Ash Sutton did such a great job in the Laser Tools Infiniti Q50 to win the championship. Were you surprised?

TH: No! None of us underestimated Ash’s talent, so the fact that he was up there didn’t come as a surprise. The hasty amalgamation of the BMR and Laser Tools teams over the winter and the fact that it was a newly built car – yes, perhaps that was a surprise, how they came out of the blocks so fast. The measure of them was the other rear-wheel-drive contender, the BMW [3 Series], and they were a match for it straight away. But Ash personally? Not a surprise at all. He would be in our top three BTCC drivers anyway.

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DA: The surprise for me was the team side of it: that first of all they produced such a good car and that they didn’t have niggling problems. It’s good that an independent team could take on a works team and beat it, as Speedworks should have done a few years ago with the Toyota Avensis. The car was properly run, well engineered and reliable. We knew Ash was good, but if there was going to be any weakness, it would be if the team could match him. Actually, it all fitted together very well.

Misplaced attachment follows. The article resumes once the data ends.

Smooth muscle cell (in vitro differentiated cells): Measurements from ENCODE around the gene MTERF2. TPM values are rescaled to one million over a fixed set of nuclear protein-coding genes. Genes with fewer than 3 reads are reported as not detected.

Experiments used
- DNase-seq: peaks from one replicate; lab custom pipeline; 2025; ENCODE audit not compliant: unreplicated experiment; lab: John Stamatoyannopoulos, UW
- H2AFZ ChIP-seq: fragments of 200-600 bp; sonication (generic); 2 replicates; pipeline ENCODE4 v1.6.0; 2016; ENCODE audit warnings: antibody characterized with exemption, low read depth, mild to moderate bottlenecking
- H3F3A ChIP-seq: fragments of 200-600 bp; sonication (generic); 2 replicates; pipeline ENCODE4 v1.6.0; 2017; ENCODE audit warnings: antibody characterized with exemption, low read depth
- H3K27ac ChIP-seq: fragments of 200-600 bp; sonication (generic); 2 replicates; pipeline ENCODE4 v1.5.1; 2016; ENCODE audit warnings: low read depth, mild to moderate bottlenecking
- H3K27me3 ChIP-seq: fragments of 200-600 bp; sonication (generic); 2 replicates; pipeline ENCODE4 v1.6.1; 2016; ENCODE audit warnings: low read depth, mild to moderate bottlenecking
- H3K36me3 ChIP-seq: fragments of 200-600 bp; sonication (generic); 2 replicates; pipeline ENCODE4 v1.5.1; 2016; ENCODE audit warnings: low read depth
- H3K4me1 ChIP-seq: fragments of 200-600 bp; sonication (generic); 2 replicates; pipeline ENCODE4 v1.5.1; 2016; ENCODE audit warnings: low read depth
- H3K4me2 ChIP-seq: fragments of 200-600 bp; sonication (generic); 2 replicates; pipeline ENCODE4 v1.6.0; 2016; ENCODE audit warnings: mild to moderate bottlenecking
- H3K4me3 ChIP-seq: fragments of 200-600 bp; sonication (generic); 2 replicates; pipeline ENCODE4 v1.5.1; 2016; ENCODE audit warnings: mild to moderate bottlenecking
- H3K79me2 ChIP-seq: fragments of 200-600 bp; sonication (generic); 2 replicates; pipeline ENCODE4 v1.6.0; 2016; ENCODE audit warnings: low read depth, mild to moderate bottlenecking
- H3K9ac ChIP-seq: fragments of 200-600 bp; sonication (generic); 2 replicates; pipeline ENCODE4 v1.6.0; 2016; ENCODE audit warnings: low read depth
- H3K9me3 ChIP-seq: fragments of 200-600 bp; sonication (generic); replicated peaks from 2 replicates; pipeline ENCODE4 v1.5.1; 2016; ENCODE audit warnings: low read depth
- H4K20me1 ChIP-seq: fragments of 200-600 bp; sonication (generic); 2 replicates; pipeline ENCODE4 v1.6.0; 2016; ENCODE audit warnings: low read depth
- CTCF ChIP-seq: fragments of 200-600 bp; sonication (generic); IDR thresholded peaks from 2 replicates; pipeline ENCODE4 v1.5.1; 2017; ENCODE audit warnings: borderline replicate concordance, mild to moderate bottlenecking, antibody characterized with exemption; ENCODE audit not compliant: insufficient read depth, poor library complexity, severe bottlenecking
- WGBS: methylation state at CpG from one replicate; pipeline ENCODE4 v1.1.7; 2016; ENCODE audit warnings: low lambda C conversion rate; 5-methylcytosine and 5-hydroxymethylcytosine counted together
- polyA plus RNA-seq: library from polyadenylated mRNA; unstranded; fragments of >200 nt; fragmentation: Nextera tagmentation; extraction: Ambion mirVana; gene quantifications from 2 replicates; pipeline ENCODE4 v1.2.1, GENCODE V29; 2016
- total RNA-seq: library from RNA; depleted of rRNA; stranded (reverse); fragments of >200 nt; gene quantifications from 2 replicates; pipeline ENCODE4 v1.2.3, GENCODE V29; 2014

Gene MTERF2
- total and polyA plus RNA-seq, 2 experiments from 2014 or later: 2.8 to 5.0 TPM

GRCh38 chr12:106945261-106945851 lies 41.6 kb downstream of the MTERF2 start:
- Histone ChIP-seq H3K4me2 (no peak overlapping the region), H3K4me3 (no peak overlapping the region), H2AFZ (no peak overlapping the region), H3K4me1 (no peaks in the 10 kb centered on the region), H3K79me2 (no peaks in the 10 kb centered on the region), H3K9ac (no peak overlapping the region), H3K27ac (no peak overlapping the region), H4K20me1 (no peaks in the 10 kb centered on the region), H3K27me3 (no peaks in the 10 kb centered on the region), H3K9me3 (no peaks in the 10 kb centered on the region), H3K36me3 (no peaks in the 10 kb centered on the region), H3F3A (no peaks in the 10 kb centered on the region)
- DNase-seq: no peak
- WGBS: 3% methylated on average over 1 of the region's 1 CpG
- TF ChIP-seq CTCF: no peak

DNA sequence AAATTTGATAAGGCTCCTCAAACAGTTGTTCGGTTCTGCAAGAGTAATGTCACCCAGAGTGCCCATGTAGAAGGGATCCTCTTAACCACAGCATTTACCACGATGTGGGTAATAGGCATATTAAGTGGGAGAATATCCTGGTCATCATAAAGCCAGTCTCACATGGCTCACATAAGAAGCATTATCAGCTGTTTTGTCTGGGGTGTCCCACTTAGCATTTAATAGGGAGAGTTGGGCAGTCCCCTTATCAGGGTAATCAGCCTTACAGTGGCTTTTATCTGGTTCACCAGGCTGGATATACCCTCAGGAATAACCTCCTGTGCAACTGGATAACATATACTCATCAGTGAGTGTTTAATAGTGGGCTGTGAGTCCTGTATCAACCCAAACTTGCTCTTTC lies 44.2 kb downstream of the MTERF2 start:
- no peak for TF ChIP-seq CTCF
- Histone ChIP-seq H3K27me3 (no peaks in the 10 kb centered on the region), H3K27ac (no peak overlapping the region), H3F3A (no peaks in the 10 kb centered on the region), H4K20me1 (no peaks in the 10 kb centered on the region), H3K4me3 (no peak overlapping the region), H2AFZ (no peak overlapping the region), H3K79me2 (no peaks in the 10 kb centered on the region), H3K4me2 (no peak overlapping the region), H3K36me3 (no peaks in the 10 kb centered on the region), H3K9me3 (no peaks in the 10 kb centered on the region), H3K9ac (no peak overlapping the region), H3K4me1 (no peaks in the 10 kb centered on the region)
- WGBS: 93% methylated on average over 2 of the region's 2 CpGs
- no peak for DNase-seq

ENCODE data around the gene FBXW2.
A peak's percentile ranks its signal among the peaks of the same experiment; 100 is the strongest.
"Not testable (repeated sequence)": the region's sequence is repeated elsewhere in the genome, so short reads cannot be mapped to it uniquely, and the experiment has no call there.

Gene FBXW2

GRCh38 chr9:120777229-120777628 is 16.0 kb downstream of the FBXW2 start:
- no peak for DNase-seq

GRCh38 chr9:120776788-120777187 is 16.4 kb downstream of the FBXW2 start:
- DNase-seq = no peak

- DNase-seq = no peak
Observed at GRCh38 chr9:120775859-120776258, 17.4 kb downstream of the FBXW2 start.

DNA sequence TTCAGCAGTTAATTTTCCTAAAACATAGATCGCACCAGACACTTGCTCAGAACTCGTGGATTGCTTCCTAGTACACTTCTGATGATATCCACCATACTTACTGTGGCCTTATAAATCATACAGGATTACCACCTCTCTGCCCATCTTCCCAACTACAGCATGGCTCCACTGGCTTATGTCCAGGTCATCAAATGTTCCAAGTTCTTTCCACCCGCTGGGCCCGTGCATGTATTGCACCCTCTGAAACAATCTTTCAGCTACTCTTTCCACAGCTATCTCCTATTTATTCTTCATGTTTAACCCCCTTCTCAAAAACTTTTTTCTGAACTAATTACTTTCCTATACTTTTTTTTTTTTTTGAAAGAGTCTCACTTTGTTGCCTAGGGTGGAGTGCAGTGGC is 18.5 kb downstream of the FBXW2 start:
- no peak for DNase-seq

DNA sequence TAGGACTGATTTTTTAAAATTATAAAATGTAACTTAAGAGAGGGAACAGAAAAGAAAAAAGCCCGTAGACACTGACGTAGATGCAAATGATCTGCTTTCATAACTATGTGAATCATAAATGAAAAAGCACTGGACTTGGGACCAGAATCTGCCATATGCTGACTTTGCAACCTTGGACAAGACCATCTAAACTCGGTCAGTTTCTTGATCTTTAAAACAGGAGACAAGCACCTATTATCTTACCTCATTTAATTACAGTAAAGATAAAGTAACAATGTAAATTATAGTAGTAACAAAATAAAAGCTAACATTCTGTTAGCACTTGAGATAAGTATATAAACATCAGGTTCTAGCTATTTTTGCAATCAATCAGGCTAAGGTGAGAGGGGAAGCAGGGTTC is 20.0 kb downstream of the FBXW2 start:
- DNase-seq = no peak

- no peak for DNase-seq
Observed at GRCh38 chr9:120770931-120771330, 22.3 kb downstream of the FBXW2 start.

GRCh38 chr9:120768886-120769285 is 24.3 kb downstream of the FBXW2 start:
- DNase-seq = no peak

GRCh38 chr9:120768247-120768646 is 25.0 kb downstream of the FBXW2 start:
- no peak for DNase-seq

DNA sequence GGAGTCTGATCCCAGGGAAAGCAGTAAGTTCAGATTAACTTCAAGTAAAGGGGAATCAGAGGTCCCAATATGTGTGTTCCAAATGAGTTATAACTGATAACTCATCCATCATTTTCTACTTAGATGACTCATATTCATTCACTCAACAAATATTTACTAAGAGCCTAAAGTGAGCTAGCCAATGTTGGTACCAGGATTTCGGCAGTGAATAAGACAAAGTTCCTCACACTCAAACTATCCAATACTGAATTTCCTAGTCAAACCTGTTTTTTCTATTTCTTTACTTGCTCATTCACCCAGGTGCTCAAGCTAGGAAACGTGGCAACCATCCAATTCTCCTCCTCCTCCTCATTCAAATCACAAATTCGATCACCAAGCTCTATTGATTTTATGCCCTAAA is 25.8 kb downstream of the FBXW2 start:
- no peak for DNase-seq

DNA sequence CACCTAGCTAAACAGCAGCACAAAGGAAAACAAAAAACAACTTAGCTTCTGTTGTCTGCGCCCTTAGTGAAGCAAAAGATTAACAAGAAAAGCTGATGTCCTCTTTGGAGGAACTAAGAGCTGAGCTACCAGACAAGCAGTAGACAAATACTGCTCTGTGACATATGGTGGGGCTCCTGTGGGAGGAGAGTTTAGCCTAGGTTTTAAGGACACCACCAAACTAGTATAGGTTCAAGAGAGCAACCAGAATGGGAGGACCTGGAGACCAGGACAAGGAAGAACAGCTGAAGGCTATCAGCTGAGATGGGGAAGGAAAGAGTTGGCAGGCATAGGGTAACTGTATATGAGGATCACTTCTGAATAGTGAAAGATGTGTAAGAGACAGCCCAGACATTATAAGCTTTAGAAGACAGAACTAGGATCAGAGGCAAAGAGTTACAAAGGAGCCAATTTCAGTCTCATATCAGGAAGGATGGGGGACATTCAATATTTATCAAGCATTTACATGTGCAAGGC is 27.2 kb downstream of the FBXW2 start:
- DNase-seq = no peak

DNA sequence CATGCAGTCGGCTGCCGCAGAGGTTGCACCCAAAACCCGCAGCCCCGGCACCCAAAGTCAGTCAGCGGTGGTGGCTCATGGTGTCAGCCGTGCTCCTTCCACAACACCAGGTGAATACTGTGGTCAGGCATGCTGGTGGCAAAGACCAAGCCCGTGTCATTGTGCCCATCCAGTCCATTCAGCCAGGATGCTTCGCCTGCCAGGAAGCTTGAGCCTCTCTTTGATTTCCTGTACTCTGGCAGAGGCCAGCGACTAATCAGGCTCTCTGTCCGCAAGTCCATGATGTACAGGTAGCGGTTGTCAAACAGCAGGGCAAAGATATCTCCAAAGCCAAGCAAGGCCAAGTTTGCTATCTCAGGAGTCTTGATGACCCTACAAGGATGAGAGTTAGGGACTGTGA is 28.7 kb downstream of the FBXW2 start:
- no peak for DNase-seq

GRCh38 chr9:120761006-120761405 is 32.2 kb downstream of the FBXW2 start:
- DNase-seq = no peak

Is it vindication for the BTCC formula that a new team can come out and beat WSR’s BMWs?

AG: It’s not the first time that a team has built a new car and been quick out of the blocks. That team had the [series-standard] TOCA engine, so it was proven and didn’t need developing. The gearbox and suspension, everything was proven and they had rear-wheel-drive set-ups from the BMR Subaru [Levorg]. It underlined the strength of the NGTC regulations.

TH: And it’s the first time the TOCA engine has won a title.

AG: It just goes to show that engine is equal to any other out there if it’s in the right car and driven by the right driver.

Colin Turkington remains the benchmark, as does his BMW team. He was so consistent, but he lost it at the final round, didn’t he?